# How to Size Wiring for Your System by akgame

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```									How to Size Wiring for Your System
Properly sized wire can make the difference between inadequate and full charging of a
battery system, between dim and bright lights, and between feeble and full performance
of tools and appliances. Designers of low voltage power circuits are often unaware of the
implications of voltage drop and wire size.

In conventional home electrical systems (120/240 volts ac), wire is sized primarily for
safe amperage carrying capacity (ampacity). The overriding concern is fire safety. In low
voltage systems (12, 24, 48VDC) the overriding concern is power loss. Wire must not be
sized merely for the ampacity, because there is less tolerance for voltage drop (except for
very short runs). For example, at a constant wattage load, a 1V drop from 12V causes 10
times the power loss of a 1V drop from 120V.

Universal Wire Sizing Chart
A 2-Step Process

This chart works for any voltage or voltage drop, American (AWG) or metric
(mm2) sizing. It applies to typical DC circuits and to some simple AC
= 1.0, line reactance negligible).

STEP 1: Calculate the Following:

VDI = (AMPS x FEET)/(%VOLT DROP x VOLTAGE)
VDI = Voltage Drop Index (a reference number based on resistance of
wire)
FEET = ONE-WAY wiring distance (1 meter = 3.28 feet)
%VOLT DROP = Your choice of acceptable voltage drop (example: use
3 for 3%)

STEP 2: Determine Appropriate Wire Size from Chart

Compare your calculated VDI with the VDI in the chart to determine the
closest wire size. Amps must not exceed the AMPACITY indicated for the
wire size.
Wire Size      Area mm2          COPPER              ALUMINUM
AWG                       VDI Ampacity        VDI        Ampacity
16            1.31        1         10
Not Recommended
14            2.08        2         15
12            3.31        3         20
10            5.26        5         30
8            8.37        8         55
6            13.3       12         75
4            21.1        20         95
2            33.6        31        130         20           100
0            53.5        49        170         31           132
00            67.4        62        195         39           150
000            85.0        78        225         49           175
0000            107         99        260         62           205

Metric Size                  COPPER               ALUMINUM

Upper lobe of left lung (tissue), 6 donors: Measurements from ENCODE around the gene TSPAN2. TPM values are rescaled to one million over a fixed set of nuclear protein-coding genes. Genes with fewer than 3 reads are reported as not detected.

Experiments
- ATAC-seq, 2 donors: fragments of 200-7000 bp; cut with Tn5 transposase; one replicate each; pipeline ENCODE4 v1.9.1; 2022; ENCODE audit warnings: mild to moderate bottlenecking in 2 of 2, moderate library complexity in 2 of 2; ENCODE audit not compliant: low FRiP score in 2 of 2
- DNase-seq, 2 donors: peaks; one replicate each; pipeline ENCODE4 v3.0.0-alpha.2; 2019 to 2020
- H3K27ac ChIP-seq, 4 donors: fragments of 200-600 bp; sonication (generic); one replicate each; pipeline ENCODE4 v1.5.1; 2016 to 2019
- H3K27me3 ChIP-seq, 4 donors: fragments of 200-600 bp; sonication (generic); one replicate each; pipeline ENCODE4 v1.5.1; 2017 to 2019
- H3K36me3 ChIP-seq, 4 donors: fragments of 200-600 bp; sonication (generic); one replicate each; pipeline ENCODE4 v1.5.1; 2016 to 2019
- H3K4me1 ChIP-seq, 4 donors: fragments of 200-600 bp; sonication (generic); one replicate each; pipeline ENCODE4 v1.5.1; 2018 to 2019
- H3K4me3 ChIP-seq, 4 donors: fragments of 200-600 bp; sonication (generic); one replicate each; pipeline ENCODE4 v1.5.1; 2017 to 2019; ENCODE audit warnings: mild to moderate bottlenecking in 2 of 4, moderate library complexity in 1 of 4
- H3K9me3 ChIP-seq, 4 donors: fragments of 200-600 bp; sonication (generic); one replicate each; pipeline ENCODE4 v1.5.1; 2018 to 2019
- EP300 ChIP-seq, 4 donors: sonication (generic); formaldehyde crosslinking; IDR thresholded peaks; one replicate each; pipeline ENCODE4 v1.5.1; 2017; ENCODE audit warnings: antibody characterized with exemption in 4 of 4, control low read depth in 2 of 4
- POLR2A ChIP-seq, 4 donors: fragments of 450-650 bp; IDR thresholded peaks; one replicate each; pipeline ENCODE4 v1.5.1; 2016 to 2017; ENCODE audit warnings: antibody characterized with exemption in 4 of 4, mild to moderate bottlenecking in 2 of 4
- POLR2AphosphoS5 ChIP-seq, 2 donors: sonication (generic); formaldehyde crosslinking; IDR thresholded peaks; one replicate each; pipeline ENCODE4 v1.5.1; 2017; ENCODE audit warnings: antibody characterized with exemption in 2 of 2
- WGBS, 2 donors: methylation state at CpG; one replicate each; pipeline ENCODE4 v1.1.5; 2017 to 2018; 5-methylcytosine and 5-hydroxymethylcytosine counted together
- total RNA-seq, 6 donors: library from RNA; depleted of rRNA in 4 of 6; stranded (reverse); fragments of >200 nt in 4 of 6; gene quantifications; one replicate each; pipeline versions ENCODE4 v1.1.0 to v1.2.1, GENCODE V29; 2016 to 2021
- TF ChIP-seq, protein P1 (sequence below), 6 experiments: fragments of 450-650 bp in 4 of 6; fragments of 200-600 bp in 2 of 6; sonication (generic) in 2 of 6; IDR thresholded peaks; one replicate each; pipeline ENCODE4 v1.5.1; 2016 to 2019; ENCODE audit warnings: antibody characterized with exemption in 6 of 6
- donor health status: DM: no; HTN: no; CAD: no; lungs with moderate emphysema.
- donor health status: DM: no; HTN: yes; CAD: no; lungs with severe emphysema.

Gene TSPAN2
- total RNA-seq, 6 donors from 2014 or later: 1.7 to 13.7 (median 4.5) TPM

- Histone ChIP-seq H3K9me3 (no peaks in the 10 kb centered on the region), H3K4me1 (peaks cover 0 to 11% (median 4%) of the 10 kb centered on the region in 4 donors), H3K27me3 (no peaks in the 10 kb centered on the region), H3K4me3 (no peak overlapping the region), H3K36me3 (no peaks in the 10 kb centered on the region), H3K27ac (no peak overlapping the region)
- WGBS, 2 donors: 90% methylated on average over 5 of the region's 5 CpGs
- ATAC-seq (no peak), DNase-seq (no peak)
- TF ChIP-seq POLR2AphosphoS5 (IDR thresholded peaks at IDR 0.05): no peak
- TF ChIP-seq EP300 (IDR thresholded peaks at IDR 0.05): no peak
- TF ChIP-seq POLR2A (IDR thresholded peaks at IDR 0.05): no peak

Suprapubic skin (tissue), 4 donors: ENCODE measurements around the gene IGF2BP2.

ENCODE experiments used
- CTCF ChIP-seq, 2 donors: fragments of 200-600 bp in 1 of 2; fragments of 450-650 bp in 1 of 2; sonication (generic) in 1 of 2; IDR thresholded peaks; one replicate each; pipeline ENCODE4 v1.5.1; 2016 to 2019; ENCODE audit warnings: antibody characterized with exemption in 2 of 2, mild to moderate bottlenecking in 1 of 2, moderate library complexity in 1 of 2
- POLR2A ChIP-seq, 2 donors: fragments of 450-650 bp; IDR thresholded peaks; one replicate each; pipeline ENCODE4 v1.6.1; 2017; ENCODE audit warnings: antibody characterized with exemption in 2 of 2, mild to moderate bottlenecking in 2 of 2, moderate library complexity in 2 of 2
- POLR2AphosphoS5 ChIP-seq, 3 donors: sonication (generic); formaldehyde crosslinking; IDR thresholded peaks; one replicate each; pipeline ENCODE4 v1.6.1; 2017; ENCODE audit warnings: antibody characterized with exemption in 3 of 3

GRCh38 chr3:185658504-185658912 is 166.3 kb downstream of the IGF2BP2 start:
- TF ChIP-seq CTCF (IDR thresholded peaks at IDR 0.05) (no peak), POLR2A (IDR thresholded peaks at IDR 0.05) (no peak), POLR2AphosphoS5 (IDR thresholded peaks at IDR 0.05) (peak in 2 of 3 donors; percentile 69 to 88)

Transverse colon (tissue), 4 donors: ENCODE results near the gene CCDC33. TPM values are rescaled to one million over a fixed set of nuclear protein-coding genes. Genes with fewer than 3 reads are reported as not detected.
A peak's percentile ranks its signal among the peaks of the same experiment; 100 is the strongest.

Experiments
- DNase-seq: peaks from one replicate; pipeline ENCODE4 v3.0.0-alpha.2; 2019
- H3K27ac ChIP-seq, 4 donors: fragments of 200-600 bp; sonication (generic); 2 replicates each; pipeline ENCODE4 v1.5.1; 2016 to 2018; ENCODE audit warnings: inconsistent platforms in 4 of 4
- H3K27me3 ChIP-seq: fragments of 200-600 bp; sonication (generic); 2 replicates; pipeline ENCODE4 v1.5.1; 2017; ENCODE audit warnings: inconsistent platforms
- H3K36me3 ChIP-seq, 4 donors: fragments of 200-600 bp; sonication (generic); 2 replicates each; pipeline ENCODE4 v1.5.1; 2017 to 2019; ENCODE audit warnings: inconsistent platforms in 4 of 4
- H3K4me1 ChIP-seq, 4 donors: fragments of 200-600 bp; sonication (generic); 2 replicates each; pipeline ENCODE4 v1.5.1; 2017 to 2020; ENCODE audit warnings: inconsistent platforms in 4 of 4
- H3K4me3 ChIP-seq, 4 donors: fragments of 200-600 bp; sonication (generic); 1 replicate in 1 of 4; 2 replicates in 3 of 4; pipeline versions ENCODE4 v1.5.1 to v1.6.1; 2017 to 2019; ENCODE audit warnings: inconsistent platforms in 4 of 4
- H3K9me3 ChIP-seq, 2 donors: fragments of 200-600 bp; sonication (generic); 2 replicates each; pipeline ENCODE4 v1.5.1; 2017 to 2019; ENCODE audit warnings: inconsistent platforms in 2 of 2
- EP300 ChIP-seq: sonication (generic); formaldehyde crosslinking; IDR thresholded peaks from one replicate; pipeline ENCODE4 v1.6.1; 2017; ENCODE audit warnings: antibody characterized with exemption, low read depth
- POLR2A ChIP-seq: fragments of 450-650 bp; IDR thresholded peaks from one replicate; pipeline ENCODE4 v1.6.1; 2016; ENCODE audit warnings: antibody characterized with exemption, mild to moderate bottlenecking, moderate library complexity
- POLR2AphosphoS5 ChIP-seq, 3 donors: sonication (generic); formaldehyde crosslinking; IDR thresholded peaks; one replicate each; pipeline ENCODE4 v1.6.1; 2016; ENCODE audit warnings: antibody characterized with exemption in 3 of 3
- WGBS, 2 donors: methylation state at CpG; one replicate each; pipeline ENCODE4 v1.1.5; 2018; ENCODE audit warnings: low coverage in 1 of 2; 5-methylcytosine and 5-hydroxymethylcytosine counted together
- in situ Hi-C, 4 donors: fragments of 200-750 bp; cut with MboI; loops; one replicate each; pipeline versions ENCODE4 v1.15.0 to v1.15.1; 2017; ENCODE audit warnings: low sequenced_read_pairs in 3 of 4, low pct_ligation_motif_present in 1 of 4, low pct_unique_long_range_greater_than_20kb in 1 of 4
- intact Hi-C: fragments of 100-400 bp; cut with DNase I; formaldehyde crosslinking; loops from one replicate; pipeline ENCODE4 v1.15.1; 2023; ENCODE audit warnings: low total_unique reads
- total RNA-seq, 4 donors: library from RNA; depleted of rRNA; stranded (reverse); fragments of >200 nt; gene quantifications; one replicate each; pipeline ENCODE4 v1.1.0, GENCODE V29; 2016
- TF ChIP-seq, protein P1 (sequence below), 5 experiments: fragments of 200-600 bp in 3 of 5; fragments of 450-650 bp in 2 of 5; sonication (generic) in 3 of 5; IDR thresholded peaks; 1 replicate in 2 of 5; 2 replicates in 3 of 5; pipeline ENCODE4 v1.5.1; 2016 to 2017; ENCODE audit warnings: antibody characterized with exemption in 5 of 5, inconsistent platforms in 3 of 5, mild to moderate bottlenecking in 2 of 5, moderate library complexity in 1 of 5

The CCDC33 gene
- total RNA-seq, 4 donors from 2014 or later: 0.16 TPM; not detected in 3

by cross-sectional area     (VDI x 1.1 = mm2)       (VDI x 1.7 = mm2)
Available Sizes: 1 1.5 2.5 4 6 10 16 25 35 50 70 95 120 mm2

EXAMPLE:
20 Amp load at 24V over a distance of 100 feet with 3% max. voltage drop
For copper wire, the nearest VDI=31.
VDI = (20x100)/(3x24) = 27.78
This indicates #2 AWG wire or 35mm2

NOTES: AWG=Amercan Wire Gauge. Ampacity is based on the National
Electrical Code (USA) for 30 degrees C (85 degrees F) ambient air
temperature, for no more than three insulated conductors in raceway in freee
air of cable types AC, NM, NMC and SE; and conductor insulation types TA,
TBS, SA, AVB, SIS, RHH, THHN and XHHW. For other conditions, refer
to National Electric Code or an engineering handbook.

Use the following chart as your primary tool in solving wire sizing problems. It replaces
many pages of older sizing charts. You can apply it to any working voltage, at any
percent voltage drop.

Determining tolerable voltage drop for various electrical loads

A general rule is to size the wire for approximately 2 or 3% drop at typical load. When
that turns out to be very expensive, consider some of the following advice. Different
electrical circuits have different tolerances for voltage drop.

LIGHTING CIRCUITS, INCANDESCENT AND QUARTZ HALOGEN (QH): Don't
cheat on these! A 5% voltage drop causes an approximate 10% loss in light output. This
is because the bulb not only receives less power, but the cooler filament drops from
white-hot towards red-hot, emitting much less visible light.
LIGHTING CIRCUITS, FLUORESCENT: Voltage drop causes a nearly proportional
drop in light output. Flourescents use 1/2 to 1/3 the current of incandescent or QH bulbs